FDA approves first flu vaccine for jet-injector use
The US Food and Drug Administration (FDA) announced on Aug 15 that it had approved the administration of bioCSL's Afluria inactivated influenza vaccine for use with ajet-injector device, the PharmaJet Stratis. The approval applies to intramuscular injection only in adults ages 18 through 64 years, the FDA said in its statement.
The action marks the first flu vaccine to be approved for use in a jet injector. The FDA said over the past few years it has received several questions about the use of jet injectors for giving inactivated flu vaccines. In October 2011, some pharmacy chains and other health providers said they had plans to use needle-free injectors to administer flu vaccines, but the FDA advised them to stop because it had not approved any flu vaccines for use in the devices.
At the time, the Centers for Disease Control and Prevention (CDC) weighed in and said people who had been immunized through the off-label practice didn't need to be revaccinated with a standard needle syringe.
In May, a study involving Afluria given with a jet injector found that the immune response was similar to that resulting from administration by syringe and that the vaccine–jet injector combination met non-inferiority criteria for all six endpoints. Researchers found that the device had an acceptable safety profile, though the frequency of injection-site reactions was higher than for needle and syringe administration.
The FDA said Afluria is the only inactivated flu vaccine approved for use in a jet injector and that jet injectors approved by the FDA should only be used to deliver medications and vaccines that have been approved and labeled for use in the devices.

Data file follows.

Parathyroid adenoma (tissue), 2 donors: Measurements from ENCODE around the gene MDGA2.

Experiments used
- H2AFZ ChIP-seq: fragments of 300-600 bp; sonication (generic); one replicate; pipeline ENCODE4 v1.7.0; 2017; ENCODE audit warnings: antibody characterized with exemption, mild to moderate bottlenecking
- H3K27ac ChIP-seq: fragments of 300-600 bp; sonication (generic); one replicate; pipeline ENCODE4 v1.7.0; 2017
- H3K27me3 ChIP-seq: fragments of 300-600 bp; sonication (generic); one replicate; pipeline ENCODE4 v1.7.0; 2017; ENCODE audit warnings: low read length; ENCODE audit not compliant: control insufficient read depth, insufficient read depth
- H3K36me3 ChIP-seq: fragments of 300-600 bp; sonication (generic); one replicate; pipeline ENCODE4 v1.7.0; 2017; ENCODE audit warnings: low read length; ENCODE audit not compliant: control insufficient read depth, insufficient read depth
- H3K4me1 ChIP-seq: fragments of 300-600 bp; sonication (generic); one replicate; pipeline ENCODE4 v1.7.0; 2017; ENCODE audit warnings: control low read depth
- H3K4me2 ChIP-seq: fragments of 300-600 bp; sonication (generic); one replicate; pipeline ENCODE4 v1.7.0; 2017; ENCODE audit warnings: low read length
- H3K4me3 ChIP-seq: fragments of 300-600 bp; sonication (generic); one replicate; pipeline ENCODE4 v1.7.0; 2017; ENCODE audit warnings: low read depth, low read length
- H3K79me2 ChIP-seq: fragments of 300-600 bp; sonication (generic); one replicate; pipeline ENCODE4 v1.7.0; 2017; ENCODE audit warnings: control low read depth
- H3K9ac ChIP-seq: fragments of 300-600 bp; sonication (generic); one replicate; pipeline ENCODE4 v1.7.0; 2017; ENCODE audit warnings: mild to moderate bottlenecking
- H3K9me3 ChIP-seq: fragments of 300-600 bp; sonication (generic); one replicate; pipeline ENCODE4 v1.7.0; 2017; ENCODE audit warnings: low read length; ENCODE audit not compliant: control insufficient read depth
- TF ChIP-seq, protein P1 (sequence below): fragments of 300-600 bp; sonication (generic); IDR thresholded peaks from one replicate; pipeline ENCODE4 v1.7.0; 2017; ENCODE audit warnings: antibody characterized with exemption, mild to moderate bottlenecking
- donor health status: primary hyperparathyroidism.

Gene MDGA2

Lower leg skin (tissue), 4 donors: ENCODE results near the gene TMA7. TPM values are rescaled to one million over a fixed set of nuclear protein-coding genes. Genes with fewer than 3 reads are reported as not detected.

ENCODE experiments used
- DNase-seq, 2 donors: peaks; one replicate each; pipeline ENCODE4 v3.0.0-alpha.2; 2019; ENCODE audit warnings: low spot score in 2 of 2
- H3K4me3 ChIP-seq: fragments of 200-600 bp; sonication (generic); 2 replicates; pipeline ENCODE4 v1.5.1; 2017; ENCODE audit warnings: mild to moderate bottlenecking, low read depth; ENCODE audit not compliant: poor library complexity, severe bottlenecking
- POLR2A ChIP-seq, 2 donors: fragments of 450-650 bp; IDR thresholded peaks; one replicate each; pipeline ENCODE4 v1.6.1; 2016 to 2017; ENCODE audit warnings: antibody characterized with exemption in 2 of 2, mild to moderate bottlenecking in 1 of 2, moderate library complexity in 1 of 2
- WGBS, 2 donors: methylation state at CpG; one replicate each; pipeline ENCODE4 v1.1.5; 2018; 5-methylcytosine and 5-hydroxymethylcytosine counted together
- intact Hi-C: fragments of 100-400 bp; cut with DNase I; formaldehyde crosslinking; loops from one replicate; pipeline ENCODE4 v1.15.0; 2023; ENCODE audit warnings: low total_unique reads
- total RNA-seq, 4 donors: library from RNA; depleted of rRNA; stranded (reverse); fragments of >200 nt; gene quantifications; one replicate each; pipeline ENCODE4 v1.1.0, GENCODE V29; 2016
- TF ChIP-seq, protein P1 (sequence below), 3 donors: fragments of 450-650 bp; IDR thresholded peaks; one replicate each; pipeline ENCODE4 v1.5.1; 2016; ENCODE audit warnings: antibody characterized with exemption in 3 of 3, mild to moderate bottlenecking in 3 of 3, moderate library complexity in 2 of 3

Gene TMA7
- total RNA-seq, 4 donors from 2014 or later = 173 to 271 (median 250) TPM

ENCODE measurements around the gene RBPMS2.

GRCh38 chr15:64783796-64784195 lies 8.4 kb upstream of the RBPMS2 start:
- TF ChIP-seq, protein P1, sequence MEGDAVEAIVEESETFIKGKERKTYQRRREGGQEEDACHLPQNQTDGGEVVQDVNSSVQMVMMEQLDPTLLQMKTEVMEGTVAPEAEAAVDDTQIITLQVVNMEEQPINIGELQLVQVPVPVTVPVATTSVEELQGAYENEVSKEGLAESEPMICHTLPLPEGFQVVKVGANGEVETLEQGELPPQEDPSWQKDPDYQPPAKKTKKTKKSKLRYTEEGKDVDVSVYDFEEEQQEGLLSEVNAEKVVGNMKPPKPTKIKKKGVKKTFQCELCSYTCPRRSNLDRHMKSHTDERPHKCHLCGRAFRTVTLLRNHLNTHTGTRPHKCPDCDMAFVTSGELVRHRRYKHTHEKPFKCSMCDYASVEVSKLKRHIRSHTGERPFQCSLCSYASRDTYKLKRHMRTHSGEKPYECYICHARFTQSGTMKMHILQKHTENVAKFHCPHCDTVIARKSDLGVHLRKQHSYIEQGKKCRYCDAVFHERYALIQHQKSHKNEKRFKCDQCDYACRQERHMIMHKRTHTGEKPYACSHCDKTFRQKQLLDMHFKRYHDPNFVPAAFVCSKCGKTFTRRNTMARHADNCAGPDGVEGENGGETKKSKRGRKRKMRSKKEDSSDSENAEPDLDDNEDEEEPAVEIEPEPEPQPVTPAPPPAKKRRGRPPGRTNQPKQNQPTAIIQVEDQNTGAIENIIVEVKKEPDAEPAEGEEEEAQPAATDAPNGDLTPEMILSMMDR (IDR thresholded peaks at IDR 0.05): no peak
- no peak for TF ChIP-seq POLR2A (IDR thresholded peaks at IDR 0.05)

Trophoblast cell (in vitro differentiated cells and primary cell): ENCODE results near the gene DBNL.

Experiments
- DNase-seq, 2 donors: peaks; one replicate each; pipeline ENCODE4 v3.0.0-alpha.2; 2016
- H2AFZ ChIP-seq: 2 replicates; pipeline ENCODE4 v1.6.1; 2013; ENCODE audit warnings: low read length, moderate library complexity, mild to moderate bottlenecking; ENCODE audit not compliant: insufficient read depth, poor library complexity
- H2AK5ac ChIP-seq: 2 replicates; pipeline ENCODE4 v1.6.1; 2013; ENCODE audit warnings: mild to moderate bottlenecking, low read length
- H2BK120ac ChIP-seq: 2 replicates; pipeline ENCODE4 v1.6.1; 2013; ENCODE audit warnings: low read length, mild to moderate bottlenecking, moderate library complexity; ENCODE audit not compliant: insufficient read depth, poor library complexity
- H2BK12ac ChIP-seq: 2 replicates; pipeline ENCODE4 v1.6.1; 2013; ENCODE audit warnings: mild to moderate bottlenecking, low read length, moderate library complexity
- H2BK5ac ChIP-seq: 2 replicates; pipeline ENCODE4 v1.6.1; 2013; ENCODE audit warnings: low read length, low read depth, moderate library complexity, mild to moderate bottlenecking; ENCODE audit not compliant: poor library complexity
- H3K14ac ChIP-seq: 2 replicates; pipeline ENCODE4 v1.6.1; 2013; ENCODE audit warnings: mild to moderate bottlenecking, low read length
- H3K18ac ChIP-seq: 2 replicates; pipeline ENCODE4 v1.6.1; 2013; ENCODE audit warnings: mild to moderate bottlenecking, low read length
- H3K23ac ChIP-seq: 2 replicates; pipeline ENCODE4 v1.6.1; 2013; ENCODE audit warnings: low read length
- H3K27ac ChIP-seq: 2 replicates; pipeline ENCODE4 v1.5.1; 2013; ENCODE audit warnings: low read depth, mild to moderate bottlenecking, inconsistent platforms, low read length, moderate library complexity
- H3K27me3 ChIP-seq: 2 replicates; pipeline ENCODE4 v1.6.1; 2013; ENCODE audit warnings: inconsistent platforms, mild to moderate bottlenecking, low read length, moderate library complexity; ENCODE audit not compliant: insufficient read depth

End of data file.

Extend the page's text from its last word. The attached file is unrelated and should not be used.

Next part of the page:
Aug 15 FDA statement
May 30 CIDRAP news scan "Needle-free vaccine produces 'non-inferior' immune response"
More H7N9 detected in bird market, farm samples in China
In its ongoing surveillance for H7N9 avian influenza in poultry, China's agriculture ministry recently reported 14 positive serum samples from two provinces, according to an Aug 15 update from the World Health Organization's (WHO's) Western Pacific Region.
The monitoring results cover much of July and the first third of August and included 23,516 serum samples and 12,755 virologic samples from Guangdong and Shandong provinces.
Nine samples from Guangdong were positive, all from live bird markets, and five from Shandong, two from breeder farms and three from layer farms. All of the positive tests were in serum samples.
H7N9 avian flu has been circulating in Chinese poultry and began spreading in humans in the spring of 2013. Although human cases have slowed, over 450 have occurred.
Aug 15 WHO update
Jul 8 CIDRAP News scan on previous poultry testing